Feser on Problems with Sola Scriptura and the Quakerish Solution

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Jon Rowe

Jon Rowe is a full Professor of Business at Mercer County Community College, where he teaches business, law, and legal issues relating to politics. Of course, his views do not necessarily represent those of his employer.

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13 Responses

  1. Avatar Stillwater
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    says:

    Interesting. I like this argument very much, actually.

    It’s a good argument as to why America was not founded to be a “Christian nation.”

    Seems to me one of the most radical religious beliefs ever (EVER!) entertained was the concept of a priesthood of all believers. Embracing that view (which I do!) entails that every individual who believes in Christ has a direct, unmediated relationship with God. Course, any particular person’s view of Christ, and the resulting relationship with God (including what God is or might be!), will in turn depend on how the many and varied testimonials about Christ – not necessarily limited to the Big Four – are themselves interpreted, including the possibility of a complete rejection of any of the conventionally accepted views following from (any of) those testimonials and any narrow meaning of the term “Christian religion” derived from them. Which leads me to the Big Finish: to what extent does the concept of a Priesthood of all Believers include people who view Christ (ie., “believe in him”) as merely affirming that each individual can establish their own direct, unmediated, a-Religious relationship with God? If so, then it’s possible that our nation was founded as a “Christian nation”, but one which is radically different than promulgated by contemporary Christians.Report

    • Avatar Jaybird in reply to Stillwater
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      says:

      The emphasis on the individual’s experience of God is existentially satisfying but it also leads to weird places like Person P saying “A” and Person Q saying “~A” and, according to this, both of them being not wrong.

      And the only way that both A and ~A can be not wrong is if A is nonsense.

      I mean, the wackiest example of this knowledge received by God (but not by His Word) relates to the Wedding at Cana. People who know in their heart that Jesus was the Son of God (in an interesting sense of the term… more interesting than “we’re all God’s children” gets us), who know in their heart that the Wedding at Cana happened, that Jesus was at this wedding, that Jesus committed a miracle there… but it wasn’t that Jesus turned water into wine but that he turned it into a tasty non-alcoholic drink (or maybe a raisin paste).

      How do you know this?, I asked. The Bible says this thing and it also uses the word “oin” (which is a word that we still use today, pronounced a little differently), I said.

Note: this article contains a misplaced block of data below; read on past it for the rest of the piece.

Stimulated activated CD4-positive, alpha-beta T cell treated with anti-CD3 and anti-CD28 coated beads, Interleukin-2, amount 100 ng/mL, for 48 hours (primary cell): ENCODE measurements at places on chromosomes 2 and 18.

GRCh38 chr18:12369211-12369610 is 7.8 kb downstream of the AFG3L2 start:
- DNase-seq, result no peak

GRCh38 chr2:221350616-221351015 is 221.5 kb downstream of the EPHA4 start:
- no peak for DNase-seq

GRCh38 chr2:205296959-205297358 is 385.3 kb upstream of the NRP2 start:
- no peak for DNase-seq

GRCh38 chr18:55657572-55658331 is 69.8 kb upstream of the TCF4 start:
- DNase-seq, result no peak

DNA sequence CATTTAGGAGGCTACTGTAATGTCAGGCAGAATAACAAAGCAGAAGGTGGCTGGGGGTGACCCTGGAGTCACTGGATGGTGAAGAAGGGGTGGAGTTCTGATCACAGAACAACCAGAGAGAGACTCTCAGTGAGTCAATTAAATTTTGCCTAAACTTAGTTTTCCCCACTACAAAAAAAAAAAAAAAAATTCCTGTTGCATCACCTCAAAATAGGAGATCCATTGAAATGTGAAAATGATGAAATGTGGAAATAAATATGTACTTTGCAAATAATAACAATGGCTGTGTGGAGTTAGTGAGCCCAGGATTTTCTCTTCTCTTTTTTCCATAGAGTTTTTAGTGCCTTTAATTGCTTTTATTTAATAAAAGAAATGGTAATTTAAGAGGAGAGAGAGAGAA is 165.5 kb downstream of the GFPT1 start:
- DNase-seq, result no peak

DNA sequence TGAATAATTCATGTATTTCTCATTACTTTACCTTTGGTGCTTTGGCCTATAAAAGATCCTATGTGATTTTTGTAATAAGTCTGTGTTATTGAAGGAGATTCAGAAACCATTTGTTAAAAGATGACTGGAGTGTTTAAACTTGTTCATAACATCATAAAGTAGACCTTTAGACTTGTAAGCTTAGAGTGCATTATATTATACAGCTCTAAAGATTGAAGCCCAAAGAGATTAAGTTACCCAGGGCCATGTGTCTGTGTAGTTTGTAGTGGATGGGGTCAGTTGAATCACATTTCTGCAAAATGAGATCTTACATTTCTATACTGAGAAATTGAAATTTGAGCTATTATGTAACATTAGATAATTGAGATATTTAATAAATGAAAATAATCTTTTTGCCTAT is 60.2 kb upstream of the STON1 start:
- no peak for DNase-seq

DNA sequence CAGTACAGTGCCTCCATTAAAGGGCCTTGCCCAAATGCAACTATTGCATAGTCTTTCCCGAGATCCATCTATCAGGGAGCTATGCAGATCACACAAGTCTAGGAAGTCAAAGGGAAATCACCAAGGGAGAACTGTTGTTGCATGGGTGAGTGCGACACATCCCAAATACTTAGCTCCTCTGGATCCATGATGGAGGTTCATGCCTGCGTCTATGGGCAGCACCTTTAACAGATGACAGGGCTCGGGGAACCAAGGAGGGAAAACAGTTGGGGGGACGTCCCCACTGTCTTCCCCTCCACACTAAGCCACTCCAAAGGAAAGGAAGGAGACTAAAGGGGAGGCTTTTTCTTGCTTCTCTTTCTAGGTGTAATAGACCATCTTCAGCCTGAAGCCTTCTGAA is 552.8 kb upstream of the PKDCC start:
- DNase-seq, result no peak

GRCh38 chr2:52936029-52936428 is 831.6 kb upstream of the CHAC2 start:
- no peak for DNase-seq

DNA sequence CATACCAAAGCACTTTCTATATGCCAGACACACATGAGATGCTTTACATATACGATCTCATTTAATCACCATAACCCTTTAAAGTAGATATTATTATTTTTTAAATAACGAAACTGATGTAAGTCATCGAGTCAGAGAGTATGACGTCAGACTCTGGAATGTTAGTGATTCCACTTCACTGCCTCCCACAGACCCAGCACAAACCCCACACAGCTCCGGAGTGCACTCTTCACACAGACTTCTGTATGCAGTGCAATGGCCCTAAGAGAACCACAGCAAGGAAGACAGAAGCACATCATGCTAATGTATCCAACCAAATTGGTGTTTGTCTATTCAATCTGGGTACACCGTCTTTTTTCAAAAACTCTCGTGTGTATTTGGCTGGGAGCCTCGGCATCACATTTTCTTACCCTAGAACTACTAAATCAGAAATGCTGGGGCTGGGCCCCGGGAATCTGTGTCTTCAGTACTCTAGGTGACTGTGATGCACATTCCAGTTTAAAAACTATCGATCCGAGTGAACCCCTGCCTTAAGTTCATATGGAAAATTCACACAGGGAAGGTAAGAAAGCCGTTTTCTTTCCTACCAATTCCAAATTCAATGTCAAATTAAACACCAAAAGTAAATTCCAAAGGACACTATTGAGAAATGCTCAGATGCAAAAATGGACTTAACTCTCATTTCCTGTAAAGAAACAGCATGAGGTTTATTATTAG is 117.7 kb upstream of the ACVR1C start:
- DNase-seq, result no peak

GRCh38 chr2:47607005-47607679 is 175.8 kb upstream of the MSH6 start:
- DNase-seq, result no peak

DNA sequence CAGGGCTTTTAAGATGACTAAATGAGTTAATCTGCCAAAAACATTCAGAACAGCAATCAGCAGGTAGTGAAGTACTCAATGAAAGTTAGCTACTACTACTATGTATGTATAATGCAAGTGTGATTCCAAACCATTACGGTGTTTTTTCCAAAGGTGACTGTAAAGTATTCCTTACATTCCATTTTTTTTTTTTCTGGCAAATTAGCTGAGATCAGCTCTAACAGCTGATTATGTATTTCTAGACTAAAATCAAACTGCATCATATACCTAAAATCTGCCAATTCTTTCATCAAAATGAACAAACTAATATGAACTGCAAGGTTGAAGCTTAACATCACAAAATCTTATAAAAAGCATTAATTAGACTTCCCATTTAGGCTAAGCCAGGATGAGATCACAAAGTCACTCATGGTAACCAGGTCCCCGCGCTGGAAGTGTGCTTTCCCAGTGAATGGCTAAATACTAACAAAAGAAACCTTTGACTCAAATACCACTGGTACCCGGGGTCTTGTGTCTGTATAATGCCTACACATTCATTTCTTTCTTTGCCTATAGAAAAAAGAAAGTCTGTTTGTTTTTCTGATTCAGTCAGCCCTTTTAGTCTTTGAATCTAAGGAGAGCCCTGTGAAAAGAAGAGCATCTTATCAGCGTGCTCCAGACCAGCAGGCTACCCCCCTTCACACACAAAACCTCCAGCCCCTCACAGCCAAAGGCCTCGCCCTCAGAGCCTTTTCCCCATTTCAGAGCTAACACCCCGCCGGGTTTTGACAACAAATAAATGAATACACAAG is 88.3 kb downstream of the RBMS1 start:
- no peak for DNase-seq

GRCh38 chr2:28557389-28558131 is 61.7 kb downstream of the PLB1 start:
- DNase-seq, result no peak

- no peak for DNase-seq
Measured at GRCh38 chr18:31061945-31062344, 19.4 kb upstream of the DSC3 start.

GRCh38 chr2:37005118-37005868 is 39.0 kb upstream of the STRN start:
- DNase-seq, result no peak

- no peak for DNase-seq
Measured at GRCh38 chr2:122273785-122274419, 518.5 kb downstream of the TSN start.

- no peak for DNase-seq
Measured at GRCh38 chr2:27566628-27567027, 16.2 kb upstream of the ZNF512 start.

“I know it in my heart.”Report

      • Avatar Stillwater in reply to Jaybird
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        says:

        The emphasis on the individual’s experience of God is existentially satisfying but it also leads to weird places like Person P saying “A” and Person Q saying “~A” and, according to this, both of them being not wrong.

        Isn’t that the conundrum Jon was trying to resolve in the OP, tho (granted, with a different focus)? Doesn’t that exact problem exist not only between but also amongst members of various sects basing their beliefs on the same texts?

        And the only way that both A and ~A can be not wrong is if A is nonsense.

        Indeedy. And yet!, people continue to believe that scripture reveals spiritual truths regarding A.Report

        • Avatar Jaybird in reply to Stillwater
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          says:

          Isn’t that the conundrum Jon was trying to resolve in the OP, tho (granted, with a different focus)?

          Well, the conundrum gives the game away, though.

          Did you ever read “The Three Christs of Ypsilanti“?

          Back before we had psychiatric ethics, Milton Rokeach dealt with three of his patients who all thought they were Jesus Christ by putting them in a support group with each other. The take that two of them had was something to the effect of “those poor deluded guys, no wonder they’re in the nuthouse” (the third believed that the other two were dead and being operated by machines).

          The interpretation of the Bible by an outside source (preferably an infallible one) can prevent this guy knowing A in his heart and that gal knowing ~A.

          In practice, government must assume the detestable power of Henry the Eighth, now less detestable that we’ve seen where the priesthood of the individual inevitably leads: ad absurdum.Report